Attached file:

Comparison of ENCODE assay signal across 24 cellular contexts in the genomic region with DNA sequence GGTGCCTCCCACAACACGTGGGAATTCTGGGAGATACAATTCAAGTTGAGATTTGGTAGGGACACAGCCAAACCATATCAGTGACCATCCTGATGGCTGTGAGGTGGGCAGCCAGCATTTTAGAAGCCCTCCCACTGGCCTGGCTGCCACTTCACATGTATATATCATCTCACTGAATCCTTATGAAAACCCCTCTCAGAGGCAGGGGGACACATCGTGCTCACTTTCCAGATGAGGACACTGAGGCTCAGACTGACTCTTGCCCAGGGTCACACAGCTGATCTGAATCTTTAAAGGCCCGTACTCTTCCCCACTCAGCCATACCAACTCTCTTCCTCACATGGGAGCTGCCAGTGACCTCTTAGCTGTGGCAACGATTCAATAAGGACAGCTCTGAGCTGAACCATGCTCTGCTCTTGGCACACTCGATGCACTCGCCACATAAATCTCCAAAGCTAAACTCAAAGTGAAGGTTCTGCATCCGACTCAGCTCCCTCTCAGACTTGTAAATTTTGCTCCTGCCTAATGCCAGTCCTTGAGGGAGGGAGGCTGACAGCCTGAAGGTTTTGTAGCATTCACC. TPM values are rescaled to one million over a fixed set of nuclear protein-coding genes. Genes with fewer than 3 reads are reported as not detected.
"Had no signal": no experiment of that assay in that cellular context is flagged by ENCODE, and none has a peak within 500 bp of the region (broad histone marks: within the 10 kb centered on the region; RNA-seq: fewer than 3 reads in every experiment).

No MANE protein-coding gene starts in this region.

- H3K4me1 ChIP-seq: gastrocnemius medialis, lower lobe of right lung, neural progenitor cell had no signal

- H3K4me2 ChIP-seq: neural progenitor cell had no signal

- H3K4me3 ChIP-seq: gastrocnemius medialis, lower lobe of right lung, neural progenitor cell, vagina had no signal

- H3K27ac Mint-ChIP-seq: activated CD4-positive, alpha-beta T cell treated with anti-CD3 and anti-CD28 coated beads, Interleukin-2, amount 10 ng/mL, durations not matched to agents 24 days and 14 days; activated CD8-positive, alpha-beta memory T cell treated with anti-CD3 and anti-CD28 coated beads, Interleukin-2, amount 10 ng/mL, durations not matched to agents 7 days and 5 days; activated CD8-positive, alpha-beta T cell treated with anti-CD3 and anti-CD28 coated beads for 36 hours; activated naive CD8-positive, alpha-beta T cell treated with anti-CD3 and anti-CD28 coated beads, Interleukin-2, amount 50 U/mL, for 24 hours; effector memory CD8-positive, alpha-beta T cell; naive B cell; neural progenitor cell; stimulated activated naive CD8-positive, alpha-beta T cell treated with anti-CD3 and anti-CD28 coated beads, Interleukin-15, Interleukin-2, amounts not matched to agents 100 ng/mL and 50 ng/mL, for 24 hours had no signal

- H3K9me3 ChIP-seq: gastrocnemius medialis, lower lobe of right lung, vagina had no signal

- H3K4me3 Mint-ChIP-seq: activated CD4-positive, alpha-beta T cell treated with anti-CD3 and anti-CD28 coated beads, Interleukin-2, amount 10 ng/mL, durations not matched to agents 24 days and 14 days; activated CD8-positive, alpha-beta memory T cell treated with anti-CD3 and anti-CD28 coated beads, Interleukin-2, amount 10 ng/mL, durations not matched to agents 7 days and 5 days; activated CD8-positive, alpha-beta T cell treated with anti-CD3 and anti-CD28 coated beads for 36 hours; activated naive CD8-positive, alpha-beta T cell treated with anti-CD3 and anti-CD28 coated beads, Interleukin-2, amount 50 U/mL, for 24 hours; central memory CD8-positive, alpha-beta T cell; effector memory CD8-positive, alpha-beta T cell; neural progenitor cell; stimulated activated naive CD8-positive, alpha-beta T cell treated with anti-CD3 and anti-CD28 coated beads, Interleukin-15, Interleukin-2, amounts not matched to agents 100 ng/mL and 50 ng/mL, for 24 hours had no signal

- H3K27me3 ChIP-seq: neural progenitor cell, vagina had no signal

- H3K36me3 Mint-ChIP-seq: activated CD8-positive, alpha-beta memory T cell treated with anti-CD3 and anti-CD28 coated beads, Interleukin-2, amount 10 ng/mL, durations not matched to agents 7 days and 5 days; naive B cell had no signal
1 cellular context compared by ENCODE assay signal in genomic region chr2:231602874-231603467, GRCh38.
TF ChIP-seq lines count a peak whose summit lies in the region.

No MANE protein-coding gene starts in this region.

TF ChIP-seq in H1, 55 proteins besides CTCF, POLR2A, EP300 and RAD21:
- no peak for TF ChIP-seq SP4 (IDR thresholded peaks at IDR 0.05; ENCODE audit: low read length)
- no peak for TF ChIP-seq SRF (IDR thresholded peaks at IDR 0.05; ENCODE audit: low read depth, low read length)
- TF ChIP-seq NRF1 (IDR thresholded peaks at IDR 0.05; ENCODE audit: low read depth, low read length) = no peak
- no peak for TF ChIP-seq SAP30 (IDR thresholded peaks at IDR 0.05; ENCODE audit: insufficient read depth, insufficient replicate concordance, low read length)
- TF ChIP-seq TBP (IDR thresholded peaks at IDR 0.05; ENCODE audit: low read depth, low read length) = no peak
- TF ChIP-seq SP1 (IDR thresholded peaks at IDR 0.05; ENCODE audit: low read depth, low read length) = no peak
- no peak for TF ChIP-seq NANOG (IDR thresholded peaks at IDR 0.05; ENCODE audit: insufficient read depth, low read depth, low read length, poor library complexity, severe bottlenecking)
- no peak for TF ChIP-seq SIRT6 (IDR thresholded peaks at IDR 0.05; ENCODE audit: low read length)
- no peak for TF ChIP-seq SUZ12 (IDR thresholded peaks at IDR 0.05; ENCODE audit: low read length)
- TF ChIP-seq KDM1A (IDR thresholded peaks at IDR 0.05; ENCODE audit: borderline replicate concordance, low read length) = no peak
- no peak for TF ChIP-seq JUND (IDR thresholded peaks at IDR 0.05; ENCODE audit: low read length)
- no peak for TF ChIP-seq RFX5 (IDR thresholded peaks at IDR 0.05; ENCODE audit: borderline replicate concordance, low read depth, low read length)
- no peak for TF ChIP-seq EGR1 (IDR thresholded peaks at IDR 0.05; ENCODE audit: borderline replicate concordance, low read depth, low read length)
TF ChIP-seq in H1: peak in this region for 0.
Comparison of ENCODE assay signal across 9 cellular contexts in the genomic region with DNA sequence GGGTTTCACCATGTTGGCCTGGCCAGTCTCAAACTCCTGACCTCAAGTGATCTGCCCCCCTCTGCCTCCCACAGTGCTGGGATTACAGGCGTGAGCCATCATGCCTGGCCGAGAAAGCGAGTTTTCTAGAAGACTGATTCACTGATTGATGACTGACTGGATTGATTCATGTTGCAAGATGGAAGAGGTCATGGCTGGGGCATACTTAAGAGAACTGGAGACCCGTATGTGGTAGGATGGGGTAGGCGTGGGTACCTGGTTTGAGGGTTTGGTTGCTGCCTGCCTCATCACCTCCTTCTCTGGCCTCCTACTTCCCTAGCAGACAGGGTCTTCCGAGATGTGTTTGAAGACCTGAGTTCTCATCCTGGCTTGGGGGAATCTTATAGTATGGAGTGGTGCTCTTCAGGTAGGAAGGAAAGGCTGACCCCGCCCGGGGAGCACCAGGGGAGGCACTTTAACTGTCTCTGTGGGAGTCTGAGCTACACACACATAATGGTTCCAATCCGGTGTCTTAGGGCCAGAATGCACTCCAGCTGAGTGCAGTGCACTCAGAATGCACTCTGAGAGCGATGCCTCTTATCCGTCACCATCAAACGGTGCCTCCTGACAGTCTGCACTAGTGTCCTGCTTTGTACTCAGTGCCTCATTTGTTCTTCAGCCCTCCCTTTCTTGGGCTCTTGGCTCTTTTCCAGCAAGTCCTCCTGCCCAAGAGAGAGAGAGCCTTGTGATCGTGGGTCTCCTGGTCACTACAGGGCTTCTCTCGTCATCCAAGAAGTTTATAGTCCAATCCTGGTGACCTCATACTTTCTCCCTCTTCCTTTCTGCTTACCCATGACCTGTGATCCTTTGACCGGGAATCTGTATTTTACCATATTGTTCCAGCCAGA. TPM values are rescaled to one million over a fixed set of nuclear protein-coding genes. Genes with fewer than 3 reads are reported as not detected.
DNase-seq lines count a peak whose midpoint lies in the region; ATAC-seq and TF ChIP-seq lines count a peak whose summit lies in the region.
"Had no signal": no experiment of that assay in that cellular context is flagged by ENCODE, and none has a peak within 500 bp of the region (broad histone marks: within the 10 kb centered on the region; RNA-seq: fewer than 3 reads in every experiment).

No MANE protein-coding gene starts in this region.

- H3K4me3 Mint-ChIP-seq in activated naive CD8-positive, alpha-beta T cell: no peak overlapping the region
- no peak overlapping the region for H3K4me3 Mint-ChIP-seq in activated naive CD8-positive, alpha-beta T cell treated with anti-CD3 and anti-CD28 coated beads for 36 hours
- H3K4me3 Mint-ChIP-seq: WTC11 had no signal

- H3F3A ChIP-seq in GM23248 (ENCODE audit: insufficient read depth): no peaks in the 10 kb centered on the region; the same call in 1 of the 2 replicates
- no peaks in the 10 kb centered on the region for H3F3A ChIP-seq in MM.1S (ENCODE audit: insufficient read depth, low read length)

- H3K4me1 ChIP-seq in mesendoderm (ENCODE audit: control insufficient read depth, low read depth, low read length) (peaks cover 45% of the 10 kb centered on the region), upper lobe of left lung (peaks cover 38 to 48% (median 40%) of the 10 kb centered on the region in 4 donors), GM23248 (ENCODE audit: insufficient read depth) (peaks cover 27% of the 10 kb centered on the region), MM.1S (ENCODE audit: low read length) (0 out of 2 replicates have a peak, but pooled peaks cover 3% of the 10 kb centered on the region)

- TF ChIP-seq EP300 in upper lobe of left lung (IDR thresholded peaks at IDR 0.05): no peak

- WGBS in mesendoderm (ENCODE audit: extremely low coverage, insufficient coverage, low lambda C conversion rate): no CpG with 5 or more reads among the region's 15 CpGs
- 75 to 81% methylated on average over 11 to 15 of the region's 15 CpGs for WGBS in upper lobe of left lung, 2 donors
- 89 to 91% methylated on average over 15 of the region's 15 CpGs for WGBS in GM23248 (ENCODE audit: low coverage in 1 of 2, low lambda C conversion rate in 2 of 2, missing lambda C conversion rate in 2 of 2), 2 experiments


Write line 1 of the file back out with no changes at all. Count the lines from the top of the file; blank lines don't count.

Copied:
Comparison of ENCODE assay signal across 24 cellular contexts in the genomic region with DNA sequence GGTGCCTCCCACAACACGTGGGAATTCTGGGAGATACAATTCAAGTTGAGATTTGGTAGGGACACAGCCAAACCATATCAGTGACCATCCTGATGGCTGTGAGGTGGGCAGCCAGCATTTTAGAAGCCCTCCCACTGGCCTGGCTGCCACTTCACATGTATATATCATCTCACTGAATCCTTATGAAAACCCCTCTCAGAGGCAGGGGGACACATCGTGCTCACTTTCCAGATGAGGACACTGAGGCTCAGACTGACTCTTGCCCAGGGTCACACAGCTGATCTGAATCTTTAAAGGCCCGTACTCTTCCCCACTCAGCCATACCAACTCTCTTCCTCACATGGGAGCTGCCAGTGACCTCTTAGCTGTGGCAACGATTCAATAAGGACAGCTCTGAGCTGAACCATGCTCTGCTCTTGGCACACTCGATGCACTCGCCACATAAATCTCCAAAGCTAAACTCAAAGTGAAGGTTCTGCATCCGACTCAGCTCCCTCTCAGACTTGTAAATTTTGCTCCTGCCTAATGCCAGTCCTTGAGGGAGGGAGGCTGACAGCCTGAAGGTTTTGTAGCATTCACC. TPM values are rescaled to one million over a fixed set of nuclear protein-coding genes. Genes with fewer than 3 reads are reported as not detected.